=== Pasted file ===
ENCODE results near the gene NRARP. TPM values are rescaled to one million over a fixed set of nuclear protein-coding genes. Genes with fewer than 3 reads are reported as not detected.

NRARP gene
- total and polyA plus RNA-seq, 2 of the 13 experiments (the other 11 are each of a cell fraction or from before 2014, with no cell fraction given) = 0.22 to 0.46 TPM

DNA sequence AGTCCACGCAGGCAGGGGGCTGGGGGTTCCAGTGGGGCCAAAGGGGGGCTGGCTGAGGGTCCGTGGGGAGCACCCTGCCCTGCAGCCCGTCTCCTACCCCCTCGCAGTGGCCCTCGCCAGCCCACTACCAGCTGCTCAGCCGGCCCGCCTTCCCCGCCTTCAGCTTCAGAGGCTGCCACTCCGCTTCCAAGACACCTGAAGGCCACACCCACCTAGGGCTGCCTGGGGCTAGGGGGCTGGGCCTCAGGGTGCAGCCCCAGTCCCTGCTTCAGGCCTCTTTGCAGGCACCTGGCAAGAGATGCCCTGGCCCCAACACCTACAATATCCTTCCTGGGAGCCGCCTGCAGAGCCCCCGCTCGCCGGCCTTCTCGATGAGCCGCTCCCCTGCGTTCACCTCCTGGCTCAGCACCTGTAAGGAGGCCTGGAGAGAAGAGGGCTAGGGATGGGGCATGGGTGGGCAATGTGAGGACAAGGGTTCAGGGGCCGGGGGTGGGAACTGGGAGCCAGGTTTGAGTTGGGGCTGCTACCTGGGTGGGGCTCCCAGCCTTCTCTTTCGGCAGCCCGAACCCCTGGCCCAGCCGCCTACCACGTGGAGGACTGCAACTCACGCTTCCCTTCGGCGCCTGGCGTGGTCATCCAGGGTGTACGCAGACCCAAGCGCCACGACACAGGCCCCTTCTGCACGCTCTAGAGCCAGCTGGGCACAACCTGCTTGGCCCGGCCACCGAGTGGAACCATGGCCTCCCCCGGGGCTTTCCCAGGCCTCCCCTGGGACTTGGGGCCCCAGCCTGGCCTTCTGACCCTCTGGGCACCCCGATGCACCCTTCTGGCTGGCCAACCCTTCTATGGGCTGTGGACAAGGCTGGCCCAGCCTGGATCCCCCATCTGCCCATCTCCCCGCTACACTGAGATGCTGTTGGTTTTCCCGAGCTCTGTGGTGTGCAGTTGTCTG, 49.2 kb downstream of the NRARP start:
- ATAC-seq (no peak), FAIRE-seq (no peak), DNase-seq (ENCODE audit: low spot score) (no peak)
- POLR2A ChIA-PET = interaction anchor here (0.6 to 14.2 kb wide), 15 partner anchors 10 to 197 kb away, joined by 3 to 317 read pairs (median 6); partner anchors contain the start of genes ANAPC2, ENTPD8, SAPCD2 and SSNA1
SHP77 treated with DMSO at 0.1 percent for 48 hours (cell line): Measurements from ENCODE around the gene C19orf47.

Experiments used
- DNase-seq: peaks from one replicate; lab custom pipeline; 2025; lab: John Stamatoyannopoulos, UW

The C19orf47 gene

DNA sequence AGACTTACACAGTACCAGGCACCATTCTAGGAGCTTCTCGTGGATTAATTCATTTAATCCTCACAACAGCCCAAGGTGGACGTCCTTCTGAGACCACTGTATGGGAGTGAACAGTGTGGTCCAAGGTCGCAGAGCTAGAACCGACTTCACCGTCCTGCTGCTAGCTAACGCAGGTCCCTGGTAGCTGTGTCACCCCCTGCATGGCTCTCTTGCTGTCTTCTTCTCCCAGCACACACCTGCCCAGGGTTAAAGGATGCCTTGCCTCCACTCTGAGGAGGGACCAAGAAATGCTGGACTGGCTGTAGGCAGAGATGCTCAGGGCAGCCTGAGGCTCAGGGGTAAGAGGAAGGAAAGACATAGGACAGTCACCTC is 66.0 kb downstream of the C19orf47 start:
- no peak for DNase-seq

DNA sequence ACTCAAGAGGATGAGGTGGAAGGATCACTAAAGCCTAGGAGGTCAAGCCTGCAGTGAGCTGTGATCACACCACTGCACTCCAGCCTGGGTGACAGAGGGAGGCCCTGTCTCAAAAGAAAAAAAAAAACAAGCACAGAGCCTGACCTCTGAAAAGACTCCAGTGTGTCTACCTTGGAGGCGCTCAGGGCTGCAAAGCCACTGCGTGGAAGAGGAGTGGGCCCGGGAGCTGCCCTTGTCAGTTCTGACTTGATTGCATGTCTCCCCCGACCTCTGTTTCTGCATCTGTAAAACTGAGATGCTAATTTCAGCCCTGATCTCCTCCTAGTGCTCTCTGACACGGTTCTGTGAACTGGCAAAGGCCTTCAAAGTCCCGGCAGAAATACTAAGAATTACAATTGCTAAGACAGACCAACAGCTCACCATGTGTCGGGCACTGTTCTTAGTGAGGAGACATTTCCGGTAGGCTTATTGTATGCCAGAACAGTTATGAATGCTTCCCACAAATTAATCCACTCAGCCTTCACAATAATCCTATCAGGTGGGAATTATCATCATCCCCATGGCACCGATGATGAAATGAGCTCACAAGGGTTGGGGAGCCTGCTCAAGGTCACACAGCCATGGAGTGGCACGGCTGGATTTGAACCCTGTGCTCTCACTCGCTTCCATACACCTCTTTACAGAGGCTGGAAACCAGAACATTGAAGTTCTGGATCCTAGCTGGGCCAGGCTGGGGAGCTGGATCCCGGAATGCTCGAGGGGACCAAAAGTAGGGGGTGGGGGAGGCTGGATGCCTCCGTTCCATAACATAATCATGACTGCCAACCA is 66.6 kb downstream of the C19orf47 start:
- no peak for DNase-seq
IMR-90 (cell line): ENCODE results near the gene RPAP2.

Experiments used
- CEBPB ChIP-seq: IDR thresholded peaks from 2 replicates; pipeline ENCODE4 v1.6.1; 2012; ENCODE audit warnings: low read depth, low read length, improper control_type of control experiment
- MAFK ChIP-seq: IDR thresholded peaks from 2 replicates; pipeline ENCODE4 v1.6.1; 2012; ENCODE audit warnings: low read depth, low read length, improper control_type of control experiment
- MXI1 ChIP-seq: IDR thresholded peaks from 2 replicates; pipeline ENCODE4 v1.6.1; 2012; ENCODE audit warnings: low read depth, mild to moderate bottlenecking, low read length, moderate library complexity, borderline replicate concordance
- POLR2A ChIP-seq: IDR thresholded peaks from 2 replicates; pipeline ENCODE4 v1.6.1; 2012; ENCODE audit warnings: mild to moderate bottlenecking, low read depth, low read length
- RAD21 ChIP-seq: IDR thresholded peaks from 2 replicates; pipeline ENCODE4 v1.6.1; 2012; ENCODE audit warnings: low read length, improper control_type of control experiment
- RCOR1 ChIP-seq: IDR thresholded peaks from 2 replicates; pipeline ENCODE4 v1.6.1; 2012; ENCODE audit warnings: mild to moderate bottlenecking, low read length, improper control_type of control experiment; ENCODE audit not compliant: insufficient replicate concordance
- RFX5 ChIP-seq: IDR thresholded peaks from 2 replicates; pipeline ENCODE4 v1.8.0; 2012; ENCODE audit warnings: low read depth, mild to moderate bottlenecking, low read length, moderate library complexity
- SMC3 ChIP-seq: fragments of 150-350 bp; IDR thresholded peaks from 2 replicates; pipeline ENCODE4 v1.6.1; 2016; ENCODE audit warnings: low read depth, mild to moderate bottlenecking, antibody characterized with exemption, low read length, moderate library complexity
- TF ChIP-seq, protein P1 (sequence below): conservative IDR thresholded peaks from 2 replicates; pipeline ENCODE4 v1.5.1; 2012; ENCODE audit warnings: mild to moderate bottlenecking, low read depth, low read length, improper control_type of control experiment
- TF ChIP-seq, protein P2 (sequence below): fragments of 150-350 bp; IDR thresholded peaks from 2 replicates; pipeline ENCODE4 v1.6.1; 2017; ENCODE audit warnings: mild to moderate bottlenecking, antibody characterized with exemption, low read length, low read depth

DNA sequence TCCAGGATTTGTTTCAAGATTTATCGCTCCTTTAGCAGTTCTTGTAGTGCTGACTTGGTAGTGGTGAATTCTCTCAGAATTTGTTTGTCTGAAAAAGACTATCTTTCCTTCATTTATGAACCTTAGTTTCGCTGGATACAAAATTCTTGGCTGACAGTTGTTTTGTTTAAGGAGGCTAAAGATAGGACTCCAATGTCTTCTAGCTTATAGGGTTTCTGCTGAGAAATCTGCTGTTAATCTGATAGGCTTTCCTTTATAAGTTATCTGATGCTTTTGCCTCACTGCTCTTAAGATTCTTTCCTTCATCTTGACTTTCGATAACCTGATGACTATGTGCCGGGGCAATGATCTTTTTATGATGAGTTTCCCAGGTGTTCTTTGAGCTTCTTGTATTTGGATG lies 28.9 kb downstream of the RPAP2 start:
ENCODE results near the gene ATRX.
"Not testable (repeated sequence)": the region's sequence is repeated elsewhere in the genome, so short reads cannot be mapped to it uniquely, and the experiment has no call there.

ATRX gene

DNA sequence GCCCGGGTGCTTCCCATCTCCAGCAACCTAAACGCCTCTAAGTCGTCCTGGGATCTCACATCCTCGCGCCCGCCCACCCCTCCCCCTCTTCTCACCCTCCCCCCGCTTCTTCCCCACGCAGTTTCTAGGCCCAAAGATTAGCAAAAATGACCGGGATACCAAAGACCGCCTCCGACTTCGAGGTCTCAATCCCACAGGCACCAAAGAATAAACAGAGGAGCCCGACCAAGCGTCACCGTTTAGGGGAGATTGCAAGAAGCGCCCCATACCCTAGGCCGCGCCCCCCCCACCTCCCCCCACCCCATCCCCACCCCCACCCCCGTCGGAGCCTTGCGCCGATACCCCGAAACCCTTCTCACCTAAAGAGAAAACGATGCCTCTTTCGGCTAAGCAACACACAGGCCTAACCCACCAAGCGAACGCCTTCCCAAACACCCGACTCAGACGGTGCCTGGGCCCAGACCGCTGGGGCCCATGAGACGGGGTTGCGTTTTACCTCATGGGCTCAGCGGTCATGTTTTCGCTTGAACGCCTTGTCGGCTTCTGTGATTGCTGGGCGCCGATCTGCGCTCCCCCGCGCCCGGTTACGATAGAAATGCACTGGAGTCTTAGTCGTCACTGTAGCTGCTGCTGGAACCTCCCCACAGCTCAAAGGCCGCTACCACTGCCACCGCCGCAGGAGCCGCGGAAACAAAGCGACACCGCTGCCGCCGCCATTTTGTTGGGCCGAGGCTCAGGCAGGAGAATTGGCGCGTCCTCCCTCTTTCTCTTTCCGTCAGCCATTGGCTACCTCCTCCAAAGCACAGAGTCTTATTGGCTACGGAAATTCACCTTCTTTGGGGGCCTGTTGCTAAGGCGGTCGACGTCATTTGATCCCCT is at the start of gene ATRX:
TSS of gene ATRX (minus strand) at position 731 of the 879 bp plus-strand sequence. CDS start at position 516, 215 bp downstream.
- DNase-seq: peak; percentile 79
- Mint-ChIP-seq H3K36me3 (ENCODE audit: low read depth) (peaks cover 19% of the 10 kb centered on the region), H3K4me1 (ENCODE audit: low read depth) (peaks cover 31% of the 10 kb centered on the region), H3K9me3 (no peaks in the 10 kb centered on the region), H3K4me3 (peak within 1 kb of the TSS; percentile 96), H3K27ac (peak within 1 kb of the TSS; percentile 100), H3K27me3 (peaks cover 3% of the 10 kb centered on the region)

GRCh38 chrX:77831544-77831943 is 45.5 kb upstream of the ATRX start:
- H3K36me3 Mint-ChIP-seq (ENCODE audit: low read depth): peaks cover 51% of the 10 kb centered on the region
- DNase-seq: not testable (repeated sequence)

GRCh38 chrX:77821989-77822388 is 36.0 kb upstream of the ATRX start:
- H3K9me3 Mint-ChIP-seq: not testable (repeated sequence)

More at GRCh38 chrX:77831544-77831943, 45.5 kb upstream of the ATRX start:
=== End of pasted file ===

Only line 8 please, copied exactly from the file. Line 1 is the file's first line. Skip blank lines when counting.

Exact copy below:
Experiments used